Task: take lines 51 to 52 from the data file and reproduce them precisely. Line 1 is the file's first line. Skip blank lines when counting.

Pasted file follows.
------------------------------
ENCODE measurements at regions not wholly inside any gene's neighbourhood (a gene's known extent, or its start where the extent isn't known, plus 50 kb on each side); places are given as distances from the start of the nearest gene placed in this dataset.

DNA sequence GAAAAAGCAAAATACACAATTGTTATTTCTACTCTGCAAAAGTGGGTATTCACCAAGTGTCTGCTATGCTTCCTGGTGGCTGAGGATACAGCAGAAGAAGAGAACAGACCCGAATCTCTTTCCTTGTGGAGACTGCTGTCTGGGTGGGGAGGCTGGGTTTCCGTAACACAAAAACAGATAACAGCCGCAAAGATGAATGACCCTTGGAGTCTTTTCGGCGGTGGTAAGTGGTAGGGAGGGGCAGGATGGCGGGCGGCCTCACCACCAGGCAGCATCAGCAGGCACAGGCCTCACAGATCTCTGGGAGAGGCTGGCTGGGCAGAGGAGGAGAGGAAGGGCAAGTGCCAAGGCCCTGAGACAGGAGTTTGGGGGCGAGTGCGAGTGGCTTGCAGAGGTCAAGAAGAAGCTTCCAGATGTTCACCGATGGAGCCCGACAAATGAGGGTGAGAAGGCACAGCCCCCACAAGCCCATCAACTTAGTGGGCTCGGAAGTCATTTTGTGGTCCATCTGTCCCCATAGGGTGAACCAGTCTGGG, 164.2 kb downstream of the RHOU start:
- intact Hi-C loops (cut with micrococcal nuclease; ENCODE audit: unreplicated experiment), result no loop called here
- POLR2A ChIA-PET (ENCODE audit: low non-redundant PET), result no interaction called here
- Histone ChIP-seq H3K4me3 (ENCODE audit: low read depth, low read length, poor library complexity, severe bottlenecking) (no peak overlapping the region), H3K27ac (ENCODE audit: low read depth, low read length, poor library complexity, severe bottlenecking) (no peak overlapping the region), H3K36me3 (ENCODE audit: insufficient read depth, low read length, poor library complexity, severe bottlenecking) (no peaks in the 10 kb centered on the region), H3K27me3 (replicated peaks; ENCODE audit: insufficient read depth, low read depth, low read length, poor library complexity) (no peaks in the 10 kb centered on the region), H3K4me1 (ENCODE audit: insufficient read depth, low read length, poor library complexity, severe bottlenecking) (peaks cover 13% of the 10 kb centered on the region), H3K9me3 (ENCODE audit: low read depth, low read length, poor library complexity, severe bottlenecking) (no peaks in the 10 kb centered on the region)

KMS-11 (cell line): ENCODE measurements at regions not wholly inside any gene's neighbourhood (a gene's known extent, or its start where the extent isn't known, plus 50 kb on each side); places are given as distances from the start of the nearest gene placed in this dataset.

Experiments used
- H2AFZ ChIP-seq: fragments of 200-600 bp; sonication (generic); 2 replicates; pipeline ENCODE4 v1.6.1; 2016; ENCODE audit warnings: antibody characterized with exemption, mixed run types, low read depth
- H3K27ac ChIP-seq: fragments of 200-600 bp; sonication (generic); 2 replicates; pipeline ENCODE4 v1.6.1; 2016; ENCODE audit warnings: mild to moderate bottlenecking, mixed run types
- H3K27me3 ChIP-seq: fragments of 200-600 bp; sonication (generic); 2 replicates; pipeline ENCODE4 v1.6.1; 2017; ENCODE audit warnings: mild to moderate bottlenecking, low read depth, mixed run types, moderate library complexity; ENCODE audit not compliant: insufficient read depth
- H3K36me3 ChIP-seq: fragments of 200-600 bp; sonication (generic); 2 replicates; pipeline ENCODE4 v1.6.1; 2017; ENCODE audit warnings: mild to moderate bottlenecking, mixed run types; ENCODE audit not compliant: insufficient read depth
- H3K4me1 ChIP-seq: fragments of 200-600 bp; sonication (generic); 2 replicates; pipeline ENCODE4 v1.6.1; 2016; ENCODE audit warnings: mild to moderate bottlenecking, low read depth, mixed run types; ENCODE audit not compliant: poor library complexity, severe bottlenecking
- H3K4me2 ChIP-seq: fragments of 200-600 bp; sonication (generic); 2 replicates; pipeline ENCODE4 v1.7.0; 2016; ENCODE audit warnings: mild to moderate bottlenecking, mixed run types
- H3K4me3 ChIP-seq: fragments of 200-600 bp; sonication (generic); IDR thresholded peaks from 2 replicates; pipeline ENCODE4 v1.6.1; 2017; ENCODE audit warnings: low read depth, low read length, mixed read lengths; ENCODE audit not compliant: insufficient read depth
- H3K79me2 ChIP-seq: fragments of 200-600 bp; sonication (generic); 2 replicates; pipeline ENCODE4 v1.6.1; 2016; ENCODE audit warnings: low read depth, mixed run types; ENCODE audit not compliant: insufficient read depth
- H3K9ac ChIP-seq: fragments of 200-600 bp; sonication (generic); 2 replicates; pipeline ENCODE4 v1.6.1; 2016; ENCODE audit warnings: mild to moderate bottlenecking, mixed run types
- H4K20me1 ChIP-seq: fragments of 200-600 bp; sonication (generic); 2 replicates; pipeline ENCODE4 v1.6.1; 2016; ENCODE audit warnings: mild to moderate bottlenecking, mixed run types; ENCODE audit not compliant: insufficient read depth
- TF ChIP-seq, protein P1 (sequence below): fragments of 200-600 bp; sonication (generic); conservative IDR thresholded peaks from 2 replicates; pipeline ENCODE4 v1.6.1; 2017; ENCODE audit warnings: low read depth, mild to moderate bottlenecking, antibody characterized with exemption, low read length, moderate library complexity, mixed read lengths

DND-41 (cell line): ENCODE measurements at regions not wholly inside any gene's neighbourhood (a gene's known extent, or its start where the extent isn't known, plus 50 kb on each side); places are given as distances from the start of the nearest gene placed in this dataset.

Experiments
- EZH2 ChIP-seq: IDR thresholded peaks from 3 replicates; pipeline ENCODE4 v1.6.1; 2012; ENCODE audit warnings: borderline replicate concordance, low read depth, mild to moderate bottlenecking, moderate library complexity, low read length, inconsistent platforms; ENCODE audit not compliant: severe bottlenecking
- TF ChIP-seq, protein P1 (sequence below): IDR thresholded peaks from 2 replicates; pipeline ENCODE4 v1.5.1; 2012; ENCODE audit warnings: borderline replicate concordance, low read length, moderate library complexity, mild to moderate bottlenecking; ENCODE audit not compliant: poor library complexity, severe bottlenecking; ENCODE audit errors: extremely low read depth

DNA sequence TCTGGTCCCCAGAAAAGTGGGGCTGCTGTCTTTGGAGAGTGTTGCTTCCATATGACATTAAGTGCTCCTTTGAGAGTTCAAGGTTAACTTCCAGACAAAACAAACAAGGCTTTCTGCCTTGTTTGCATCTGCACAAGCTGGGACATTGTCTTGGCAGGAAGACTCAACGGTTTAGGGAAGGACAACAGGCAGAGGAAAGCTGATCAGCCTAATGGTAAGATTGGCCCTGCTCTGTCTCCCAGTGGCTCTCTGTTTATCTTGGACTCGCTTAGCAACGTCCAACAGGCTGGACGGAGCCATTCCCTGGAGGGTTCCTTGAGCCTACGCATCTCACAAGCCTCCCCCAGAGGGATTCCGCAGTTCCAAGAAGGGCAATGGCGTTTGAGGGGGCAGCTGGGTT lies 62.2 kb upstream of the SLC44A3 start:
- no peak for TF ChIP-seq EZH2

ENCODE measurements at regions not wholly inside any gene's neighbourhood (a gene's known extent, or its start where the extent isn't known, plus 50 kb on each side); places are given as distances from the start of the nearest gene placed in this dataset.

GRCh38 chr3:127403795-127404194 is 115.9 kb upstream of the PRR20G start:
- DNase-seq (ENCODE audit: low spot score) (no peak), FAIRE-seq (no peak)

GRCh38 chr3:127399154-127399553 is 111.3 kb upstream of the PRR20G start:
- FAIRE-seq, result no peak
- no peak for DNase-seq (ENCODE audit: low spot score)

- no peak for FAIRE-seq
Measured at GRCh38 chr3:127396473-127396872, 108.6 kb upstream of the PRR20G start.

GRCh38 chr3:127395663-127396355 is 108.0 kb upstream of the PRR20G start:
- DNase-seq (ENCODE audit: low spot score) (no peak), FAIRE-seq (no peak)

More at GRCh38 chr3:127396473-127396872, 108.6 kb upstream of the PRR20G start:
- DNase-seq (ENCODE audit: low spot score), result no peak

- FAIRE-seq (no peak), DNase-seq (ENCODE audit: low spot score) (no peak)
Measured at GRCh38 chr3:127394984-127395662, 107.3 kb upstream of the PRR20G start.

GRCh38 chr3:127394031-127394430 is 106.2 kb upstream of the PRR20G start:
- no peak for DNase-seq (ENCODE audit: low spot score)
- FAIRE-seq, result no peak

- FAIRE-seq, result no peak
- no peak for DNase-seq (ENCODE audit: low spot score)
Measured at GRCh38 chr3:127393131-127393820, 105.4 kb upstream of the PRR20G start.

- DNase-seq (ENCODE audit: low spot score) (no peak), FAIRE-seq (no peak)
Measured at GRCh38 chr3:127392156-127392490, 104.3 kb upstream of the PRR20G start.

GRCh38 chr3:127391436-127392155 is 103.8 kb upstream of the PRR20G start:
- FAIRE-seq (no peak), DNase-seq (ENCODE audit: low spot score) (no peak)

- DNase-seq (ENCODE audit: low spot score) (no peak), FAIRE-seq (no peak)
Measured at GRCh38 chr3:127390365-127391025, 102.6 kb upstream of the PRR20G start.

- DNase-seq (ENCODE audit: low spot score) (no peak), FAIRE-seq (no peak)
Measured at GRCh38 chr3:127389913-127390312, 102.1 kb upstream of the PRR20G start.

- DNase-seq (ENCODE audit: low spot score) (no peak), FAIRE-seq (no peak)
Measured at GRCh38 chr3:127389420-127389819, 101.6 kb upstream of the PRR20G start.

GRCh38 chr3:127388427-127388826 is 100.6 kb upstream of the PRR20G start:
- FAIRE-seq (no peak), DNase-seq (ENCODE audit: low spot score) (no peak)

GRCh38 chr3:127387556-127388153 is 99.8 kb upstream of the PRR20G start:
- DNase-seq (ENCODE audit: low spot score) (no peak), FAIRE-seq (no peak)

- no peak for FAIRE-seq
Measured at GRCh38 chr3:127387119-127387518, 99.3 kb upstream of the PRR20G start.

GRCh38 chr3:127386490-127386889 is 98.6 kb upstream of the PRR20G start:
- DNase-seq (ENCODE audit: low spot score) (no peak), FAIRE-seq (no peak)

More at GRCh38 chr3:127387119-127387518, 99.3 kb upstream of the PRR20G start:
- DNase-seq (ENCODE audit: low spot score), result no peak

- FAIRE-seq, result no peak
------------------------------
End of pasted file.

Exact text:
- DNase-seq (ENCODE audit: low spot score) (no peak), FAIRE-seq (no peak)
Measured at GRCh38 chr3:127389913-127390312, 102.1 kb upstream of the PRR20G start.